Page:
Civil rights veterans plan to honor the 50th anniversary of Mississippi’s Freedom Summer project by taking on an even bigger challenge: Turning the South’s red states blue.
Actually, they don’t express it in terms that are quite that partisan. Whether the states turn Democratic blue or stay Republican red is less important than how much black voters and other voters of color are able to participate in the decision.
Fifty years ago this month, a coalition of major civil rights organizations launched Freedom Summer, also known as the Mississippi Summer Project, to register African-American voters in Mississippi.
The event is sadly stained by a great tragedy. Three civil rights’ workers, James Earl Chaney, Andrew Goodman and Michael “Mickey” Schwerner, were abducted and killed on the night of June 21, 1964, by members of Ku Klux Klan and the local police departments. National outrage over their deaths helped to ease passage of the Civil Rights Act of 1964 and the Voting Rights Act of 1965.
Much has changed for the better in the South and elsewhere, thanks to such efforts. Dozens of blacks and other nonwhites from both parties have been elected to offices for which they earlier would not have been allowed to vote.
Yet there has been some slippage in those numbers in recent years, say movement veterans who will be gathering at the “Freedom 50” conference with younger activists this month in Jackson, Miss.
A new report released in conjunction with the conference by the Center for American Progress, a liberal-leaning Washington-based think tank, tallies how voter registration rates for minorities in the South still lag behind that of whites, even though there are more than enough unregistered nonwhites to shift the balance in many statewide elections.
“Registering just 30 percent of unregistered black voters would yield enough new voters to upset the balance of power in North Carolina and Virginia in presidential or midterm election year,” the report’s author, former NAACP President Ben Jealous, who is now a senior fellow at the center, said in a telephone interview.
The report, titled “True South: Unleashing Democracy in the Black Belt 50 Years After Freedom Summer,” concludes that in many of the 13 “Black Belt” states in the study, registering just 30 percent of eligible unregistered minorities could shift the political calculus, because of racially polarized voting patterns.
An impossible dream? I might be willing to dismiss Jealous and his allies more easily were it not for the recent electoral upsets that have turned conventional racial, political and media wisdom on its head.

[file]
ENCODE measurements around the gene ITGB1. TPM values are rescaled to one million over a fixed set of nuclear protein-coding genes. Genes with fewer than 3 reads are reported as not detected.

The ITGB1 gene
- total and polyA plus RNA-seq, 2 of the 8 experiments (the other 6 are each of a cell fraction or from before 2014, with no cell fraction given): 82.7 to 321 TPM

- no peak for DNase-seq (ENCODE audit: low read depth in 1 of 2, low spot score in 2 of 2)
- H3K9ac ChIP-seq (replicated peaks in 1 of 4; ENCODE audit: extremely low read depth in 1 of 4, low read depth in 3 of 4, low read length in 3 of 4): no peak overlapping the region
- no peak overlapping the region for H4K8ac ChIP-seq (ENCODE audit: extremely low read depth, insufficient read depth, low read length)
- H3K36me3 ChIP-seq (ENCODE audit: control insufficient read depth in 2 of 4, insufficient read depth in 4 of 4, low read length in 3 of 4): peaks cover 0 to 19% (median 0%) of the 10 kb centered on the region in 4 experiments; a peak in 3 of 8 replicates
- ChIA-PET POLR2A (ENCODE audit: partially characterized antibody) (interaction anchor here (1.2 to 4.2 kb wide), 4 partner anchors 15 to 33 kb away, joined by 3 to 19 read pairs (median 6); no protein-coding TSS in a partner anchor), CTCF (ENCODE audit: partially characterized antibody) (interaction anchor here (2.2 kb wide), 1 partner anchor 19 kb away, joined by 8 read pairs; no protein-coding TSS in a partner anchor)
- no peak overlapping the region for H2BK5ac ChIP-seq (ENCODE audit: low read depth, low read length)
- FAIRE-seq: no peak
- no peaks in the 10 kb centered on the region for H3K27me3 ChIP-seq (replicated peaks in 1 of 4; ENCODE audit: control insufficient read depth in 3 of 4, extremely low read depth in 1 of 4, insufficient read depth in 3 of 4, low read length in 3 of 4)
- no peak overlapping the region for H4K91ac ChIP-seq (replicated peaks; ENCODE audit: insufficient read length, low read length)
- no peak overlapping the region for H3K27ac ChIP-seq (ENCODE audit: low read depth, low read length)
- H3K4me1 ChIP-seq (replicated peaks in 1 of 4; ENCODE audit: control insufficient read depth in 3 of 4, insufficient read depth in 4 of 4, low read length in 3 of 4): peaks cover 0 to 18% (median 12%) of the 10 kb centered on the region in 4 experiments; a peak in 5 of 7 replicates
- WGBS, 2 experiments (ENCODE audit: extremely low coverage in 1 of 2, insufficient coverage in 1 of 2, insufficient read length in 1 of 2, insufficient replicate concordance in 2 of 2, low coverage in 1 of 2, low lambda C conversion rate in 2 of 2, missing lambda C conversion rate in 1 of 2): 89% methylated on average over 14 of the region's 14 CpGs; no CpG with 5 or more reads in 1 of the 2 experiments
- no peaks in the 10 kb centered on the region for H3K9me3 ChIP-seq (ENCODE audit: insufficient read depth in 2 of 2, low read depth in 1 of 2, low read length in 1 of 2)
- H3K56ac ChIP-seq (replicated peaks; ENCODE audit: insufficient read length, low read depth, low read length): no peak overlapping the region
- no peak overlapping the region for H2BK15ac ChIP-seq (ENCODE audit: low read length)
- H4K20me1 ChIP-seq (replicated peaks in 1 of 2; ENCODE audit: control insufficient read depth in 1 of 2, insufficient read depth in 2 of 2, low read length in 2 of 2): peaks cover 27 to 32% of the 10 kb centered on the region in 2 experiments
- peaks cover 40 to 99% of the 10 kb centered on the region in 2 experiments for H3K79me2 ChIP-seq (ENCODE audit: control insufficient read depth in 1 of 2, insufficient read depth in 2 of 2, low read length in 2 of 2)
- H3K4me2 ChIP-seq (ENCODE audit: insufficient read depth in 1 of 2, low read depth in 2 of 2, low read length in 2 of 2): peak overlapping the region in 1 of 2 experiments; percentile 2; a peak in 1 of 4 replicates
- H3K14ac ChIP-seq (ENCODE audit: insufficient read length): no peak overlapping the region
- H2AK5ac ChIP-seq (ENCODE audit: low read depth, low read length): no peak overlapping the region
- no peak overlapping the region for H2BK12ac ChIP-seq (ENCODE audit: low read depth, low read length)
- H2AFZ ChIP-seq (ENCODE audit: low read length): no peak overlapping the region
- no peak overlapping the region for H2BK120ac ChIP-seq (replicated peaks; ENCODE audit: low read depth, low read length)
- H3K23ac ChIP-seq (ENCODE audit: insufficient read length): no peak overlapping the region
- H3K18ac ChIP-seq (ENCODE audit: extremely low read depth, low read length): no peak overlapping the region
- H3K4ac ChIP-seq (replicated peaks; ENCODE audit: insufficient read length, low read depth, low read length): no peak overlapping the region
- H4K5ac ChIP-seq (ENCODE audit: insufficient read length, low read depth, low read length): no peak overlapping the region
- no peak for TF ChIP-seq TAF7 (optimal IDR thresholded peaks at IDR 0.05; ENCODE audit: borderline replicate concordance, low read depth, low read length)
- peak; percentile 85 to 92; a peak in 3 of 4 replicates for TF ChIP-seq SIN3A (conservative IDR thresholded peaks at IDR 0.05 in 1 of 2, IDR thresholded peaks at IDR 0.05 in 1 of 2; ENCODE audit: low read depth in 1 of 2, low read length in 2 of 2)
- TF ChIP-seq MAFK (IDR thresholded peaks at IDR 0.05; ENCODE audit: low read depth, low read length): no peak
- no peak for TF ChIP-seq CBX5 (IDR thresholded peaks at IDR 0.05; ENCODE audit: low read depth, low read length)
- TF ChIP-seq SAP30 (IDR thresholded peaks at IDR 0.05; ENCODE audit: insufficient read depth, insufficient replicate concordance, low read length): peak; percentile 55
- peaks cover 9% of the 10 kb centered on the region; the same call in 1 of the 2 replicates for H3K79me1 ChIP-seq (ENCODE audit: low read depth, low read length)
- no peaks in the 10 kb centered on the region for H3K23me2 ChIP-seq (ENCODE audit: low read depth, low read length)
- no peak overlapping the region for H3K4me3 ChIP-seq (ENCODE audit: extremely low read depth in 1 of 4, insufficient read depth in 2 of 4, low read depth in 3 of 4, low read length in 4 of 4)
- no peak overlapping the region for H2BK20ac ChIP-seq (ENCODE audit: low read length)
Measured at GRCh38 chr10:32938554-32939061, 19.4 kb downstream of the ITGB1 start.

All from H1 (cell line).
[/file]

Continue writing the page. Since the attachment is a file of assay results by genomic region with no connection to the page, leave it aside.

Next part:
For example, when conservative Republican primary voters in Virginia surprised the experts by unseating House Majority Leader Eric Cantor, it exposed how news organizations can be no less isolated by the bubble of their own reporting than politicians can be blinded by the admiration of their own supporters.
Similarly, Mitt Romney’s 2012 presidential campaign narrative could be titled “Honey, We Forgot the Minorities.” He won 59 percent of the white vote, exit polls show. But because of to demographic shifts and a black turnout rate that was larger than whites for the first time, a large white conservative turnout no longer was enough to stop President Barack Obama’s re-election.
Whether the winner comes from the left or the right, I am not displeased to see voters defy the expectations of pollsters, politicians and media pundits. Election surprises reassure us that we are not Cuba, China or some other system in which election outcomes are predetermined by political insiders.
It also reinforces the message that, despite the influence of big lobbyists and big money, everyone’s vote matters. That was the motivating message behind the original Freedom Summer, and the need to protect the voting rights that were won by that movement has not ended. If eternal vigilance is the price of liberty, as the old saying goes, so is the eternal need to protect voting rights — and to vote.
Whether a renewed Freedom Summer effort registers as many new voters as the original one did remains to be seen. But as some politicians have learned to their dismay, you should never underestimate the ability of voters to surprise you.
Email Clarence Page at firstname.lastname@example.org.